Now get out there and catch ’em.
(Don’t say it — Editor)
CATCH ‘EM ALL!!
Hello Patch 5.3.0, it could be nice to meet you.
Now me being me, I haven’t really looked too deeply into what Patch 5.3 is giving us. That would take time, and what little I have for World of Warcraft is best spent in game, not reading about it. You could probably swing by MMO Champion and find a breakdown on all the patch highlights.
There’s two things that did grab my interest in the patch notes. Thing the first is the Patch 5.3 Changes being made to Death Knights. Let’s go over them, shall we?
- Gorefiend’s Grasp can now affect a maximum of 4 player targets. The number of non-player targets that can be affected remains unlimited.
HAHAHA seriously what the Hell! That’s it?! I make more of an effort when I’m changing my underwear than Blizzard does making changes to Death Knights. Either the class is really that awesome, or Blizzard doesn’t care because most people aren’t playing Death Knights enough to notice the need for change.
Now let’s get to the more important 5.3 change that many people are sporting cyber-wood over:
The amount of XP needed to level from 85 to 90 has been reduced by 33%.
Can you hear that? That sobbing sound you hear is the tears of joy from the people who have been waiting forever to level their alts. That other nasty sound you might be hearing is angry people who have already leveled their alts to 90 and are showering their keyboards with rage pee.
I, for one, don’t blame either group. As pretty as Pandaria might be, it’s just like any other leveling zone. Once you’ve quested through it a couple of times, you’re pretty much happy to never see it again. Some people muscle through the content a couple more times and then wash their hands in it. Some insane people level ten of their alts to 90 without somehow losing their minds.
Because I clearly have issues that the medical community still can’t explain, I started leveling my third Death Knight from 85 to 90. I’d be at the character selection screen, see that 85 DK and think to myself that yes, today would be the day I would take him to level 86. But as soon as I saw the inside of that inn in Jade Forest, my brain would send anxiety waves to my hands and render them useless. It was like suffering agoraphobia, only in this case my fear was going outside in a digital world and facing humanoid Pandas with exclamation points hovering over their heads.
There had to be a better way to level. No, check that. It didn’t have to be better, it just had to be something that didn’t make me feel like I was being made to drink a bucket of warm donkey piss at gunpoint.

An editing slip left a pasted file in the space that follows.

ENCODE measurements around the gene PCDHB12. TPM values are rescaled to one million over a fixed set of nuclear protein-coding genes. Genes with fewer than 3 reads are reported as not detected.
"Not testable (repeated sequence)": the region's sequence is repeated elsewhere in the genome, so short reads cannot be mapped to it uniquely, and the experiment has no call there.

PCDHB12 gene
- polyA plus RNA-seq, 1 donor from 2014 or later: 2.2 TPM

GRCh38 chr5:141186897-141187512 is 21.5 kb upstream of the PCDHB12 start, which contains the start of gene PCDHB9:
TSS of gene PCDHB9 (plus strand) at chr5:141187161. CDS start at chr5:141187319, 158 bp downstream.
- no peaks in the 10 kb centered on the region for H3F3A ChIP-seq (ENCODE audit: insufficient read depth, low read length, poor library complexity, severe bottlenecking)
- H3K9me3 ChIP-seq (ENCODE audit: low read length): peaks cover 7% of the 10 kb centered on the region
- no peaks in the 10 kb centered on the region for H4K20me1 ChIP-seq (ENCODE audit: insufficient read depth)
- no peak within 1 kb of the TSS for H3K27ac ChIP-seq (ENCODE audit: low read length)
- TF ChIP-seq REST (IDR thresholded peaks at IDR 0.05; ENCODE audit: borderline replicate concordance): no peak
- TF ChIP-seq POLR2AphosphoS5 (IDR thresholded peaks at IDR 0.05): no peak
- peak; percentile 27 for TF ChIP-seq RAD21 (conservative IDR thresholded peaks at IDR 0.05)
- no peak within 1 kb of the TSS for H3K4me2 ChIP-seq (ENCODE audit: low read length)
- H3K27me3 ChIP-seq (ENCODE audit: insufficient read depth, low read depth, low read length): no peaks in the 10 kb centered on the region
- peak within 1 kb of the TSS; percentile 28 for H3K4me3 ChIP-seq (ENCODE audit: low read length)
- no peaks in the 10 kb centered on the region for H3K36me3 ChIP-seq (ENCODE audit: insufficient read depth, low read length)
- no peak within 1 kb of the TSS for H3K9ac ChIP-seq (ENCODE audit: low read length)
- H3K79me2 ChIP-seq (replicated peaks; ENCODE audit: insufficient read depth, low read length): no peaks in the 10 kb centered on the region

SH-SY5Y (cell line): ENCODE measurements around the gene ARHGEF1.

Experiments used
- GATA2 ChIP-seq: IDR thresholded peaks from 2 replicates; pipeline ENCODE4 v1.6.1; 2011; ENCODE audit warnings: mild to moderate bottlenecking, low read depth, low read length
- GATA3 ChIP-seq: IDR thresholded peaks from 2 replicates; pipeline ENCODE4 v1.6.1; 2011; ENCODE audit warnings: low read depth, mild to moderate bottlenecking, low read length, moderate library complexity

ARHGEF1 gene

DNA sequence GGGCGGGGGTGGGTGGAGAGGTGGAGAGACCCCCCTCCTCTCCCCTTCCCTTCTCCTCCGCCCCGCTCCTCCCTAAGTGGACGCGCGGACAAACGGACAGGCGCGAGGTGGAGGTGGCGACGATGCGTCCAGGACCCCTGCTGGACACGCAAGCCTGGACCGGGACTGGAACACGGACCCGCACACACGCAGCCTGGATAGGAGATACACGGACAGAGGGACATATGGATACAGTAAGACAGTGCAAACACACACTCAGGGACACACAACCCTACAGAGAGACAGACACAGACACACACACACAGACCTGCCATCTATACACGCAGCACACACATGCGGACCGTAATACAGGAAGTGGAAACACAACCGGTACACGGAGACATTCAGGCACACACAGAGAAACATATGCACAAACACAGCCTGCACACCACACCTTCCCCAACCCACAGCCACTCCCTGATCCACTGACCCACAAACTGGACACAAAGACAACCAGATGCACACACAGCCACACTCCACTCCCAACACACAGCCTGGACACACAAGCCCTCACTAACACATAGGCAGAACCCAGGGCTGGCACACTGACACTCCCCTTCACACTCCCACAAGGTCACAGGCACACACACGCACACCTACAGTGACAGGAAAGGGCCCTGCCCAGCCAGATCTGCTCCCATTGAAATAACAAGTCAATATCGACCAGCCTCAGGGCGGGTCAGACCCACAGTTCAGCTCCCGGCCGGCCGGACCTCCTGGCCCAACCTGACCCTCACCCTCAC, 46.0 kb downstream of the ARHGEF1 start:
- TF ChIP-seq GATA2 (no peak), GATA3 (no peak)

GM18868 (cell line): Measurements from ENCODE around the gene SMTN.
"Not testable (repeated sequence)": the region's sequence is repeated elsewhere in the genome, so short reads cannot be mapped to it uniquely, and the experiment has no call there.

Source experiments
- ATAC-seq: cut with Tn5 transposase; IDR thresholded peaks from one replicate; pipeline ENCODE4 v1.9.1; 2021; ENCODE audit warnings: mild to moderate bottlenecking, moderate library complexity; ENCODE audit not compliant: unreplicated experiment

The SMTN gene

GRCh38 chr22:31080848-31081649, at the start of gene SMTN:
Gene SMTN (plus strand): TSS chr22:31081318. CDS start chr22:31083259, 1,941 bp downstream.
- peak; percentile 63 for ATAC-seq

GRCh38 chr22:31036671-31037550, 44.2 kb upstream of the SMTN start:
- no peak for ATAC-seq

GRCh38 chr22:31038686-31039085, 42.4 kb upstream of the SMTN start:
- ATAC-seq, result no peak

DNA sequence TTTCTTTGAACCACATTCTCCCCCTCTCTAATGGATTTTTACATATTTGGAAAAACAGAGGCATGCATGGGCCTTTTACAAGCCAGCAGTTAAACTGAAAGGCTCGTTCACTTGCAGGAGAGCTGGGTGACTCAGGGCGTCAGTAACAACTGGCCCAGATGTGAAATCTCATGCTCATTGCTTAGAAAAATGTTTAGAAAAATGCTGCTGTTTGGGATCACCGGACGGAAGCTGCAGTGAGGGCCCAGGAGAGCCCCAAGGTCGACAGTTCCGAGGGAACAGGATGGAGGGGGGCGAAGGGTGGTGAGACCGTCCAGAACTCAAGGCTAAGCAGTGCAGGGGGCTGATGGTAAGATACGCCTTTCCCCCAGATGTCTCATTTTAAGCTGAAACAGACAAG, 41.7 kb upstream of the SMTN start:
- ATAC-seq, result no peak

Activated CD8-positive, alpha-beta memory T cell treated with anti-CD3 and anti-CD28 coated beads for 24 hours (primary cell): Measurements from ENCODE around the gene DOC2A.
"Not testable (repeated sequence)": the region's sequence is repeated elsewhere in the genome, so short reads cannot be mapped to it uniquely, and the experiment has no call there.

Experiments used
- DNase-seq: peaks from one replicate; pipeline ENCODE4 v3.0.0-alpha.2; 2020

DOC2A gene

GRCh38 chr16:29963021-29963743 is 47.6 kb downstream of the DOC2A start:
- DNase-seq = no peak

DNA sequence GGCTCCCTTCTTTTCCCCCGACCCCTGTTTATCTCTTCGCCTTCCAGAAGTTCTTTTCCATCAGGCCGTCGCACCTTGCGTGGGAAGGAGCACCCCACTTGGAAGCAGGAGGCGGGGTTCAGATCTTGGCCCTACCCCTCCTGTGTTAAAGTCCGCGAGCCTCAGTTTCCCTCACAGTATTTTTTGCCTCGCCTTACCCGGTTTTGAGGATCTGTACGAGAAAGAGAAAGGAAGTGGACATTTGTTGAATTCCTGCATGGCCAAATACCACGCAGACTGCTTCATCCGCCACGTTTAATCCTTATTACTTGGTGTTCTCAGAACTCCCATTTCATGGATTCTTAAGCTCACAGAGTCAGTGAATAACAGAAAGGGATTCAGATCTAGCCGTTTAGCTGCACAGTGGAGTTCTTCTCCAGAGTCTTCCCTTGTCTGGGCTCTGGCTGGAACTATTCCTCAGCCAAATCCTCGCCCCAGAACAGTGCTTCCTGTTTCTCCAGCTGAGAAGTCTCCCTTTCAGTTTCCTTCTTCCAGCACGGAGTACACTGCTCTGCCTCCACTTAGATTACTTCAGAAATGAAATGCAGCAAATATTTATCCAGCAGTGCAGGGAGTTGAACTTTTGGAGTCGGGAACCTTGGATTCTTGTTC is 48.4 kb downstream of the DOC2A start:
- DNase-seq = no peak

My alternatives were limited. I didn’t have a gathering profession, so I wouldn’t be reaching 90 by way of picking flowers or smashing rocks. Dungeons was definitely an alternative, but that had the double downside of first looking at queues of 15-30 minutes as a DPS class, then dealing with four other strangers and hoping they knew what the Hell they were doing so we could get through the run without wiping.
The solution came to me when I noticed this guy hammering on a side of beef like it owed him money.
Pet Battles. My favorite bad habit in WoW. It was staring me in the face the whole time.
I’ll discuss the beating I took over this battle pet in a future post (OMG SPOILERS). Right now, I was still nursing fresh bruises and full body aches in the aftermath of these conflicts. Why not let these battle pets earn XP for me? I didn’t see a downside to the idea – the pets would get experience, I’d get experience, and I wouldn’t have to spend hours getting abused by spirits, monkeys, and giant bugs.
Was it effective?
Before Patch 5.3 hit, I’d already gotten myself midway through 88 once I had a team I was comfortable with. I had three pets at level 25, and trust me I didn’t need three. My Celestial Dragon was taking care of all sorts of business by itself, soloing packs of level 24 and 25 pets in the Vale of Eternal Blossom. I was able to powerlevel two other low level pets while raking in XP of my own. In Northrend I was earning 96-104k XP per fight, and in Pandaria I was looking at 130-136k XP per fight. At roughly three minutes a fight, I was looking at about TWO POINT SIX MILLION XP PER HOUR in Pandaria. After the XP nerf, it only took about 12.5 million XP to get through level 88. More importantly, the XP per fight appears to go up to 161k!
The secret to rapid fire battles is to pick fights near a stable master. After the battle is over, quickly fly to the stable master to heal or revive your pets, then get back out and start another battle. Northrend has a perfect spot – quick respawns for non-stop battles, and a stable master very close by.
Once you’re ready for the level 25 battle pets, make your way to the Vale of Eternal Blossom. The lakes and nearby moths provide plenty of battles, and the stable master is just up by the flight master. You’ll gain 134,000 XP back to back, faster than you’d get per quest. In the time it would take you to accept the quest, do the quest, and hand in the quest, you could have done two or three Pet Battles.
So if you’re ready to slit your wrists at the thought of another quest grind, whip out some vanity pets and throw down. You’ll be glad you did. So will this guy.